After Merck determined that she had inaccurately misrepresented her immigration status on her initial job application, it revoked the job offer. According to Merck, if she had revealed in prescreening questions that she held a temporary visa, she would not have been selected for an interview. Thereafter, the plaintiff brought suit.
Negligent misrepresentation. In prior rulings, the court dismissed all of her claims, except for a negligent misrepresentation claim, which was based on the theory that Merck made misrepresentations as to her eligibility for hire despite her temporary visa status. Merck sought summary judgment on that claim.
A claim for negligent misrepresentation requires proof of: “(1) a misrepresentation if a material fact; (2) made under circumstances in which the misrepresenter ought to have known its falsity; (3) with an intent to induce another to act on it; and (4) which results in injury to a party acting in justifiable reliance on the misrepresentation.”
According to Merck, its offer of employment was contingent upon the plaintiff meeting all prerequisite conditions of employment, one of which required that she not be a temporary visa holder who required sponsorship. It contended that because she could not meet this prerequisite, and actually had completed her application inaccurately, it had every right to rescind its conditional offer.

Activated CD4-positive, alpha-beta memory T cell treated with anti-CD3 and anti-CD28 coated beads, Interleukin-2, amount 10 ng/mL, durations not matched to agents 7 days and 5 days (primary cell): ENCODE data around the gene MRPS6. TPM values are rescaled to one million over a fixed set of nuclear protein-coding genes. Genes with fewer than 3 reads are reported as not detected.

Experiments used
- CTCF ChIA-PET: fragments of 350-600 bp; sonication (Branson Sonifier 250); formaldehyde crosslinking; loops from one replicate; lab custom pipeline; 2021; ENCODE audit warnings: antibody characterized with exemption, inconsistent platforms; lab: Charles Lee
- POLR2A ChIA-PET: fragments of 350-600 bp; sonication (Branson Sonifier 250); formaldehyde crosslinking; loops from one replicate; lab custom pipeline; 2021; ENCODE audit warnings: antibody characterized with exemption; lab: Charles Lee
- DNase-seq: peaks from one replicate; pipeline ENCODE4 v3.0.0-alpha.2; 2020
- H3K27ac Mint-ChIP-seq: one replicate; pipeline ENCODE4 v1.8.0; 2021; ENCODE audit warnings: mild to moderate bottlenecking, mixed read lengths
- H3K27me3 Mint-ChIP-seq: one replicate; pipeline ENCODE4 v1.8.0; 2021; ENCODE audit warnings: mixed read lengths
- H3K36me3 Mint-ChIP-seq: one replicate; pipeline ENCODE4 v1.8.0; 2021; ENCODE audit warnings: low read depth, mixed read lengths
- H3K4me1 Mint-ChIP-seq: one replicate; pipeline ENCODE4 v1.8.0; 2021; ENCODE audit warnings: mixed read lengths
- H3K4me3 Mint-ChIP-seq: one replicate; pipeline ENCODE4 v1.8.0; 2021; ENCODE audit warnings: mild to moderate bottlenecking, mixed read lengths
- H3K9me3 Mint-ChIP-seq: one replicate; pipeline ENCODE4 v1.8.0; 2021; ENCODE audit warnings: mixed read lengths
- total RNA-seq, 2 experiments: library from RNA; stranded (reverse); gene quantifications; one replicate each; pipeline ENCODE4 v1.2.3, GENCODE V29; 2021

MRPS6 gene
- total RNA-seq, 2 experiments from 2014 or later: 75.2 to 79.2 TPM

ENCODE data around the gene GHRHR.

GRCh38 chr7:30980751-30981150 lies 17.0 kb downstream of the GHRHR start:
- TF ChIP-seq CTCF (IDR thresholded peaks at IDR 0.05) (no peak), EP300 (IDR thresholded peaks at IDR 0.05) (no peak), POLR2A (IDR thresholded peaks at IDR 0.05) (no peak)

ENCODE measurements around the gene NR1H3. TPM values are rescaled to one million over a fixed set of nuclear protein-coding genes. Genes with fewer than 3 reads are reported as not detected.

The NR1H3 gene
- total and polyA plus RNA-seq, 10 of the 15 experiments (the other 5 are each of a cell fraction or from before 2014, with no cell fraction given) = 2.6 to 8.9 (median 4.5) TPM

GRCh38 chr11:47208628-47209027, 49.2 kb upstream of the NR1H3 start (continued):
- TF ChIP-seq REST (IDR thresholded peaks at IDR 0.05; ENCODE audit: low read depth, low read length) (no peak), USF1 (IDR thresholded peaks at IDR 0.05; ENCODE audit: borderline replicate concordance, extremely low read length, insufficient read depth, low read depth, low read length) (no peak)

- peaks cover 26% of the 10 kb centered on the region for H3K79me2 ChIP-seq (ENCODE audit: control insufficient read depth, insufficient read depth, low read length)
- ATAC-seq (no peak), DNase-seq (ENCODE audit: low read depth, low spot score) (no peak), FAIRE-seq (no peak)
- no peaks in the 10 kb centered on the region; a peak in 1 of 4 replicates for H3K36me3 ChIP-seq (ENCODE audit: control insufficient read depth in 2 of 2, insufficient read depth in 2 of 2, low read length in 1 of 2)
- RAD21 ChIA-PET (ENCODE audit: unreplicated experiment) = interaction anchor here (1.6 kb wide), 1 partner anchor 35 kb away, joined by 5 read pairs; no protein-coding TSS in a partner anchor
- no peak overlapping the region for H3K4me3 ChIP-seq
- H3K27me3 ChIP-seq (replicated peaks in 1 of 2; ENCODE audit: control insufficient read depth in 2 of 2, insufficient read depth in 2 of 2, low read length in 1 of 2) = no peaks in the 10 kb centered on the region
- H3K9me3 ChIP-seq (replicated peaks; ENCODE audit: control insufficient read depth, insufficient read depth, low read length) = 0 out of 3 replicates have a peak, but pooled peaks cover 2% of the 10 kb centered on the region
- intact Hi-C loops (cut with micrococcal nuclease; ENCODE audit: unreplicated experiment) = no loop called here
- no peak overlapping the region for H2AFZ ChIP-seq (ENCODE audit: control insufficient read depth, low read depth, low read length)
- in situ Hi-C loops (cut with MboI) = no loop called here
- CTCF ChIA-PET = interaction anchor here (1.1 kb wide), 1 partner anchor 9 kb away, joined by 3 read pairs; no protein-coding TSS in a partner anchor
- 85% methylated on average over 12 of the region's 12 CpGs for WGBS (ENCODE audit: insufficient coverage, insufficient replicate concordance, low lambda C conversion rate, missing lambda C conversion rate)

Implied misrepresentations. The court found that the plaintiff’s claim was analogous to the situation of the plaintiff in Browne v. Maxfield, where, on the strength of an understanding that a job offer was imminent, an applicant asked if he should tell his current employer he would be formally resigning, to which an official answered affirmatively. In Browne, the court found that there was a genuine dispute as to whether a material misrepresentation was made.
Under Pennsylvania law, implied misrepresentations are actionable under a theory of negligent misrepresentation. The court concluded that the circumstances of this case could give rise to the inference that Merck, by offering the plaintiff the position while knowing that she held an F-1 visa, constituted an implied material misrepresentation as to her eligibility for the position.
The court noted that during an early interview, the plaintiff informed a Merck official of her F-1visa status and that she would require an extension. At some point, the plaintiff advised the official that she would be resigning from her current employment, to which the official raised no challenge. Further, when the plaintiff represented that she believed there should not be any issues with her background checks, the official responded that she “should be okay.” After receiving the offer letter, the employee inquired whether Merck needed any additional information to effectuate the onboarding process, to which a member of the recruiting team stated that she had everything she needed.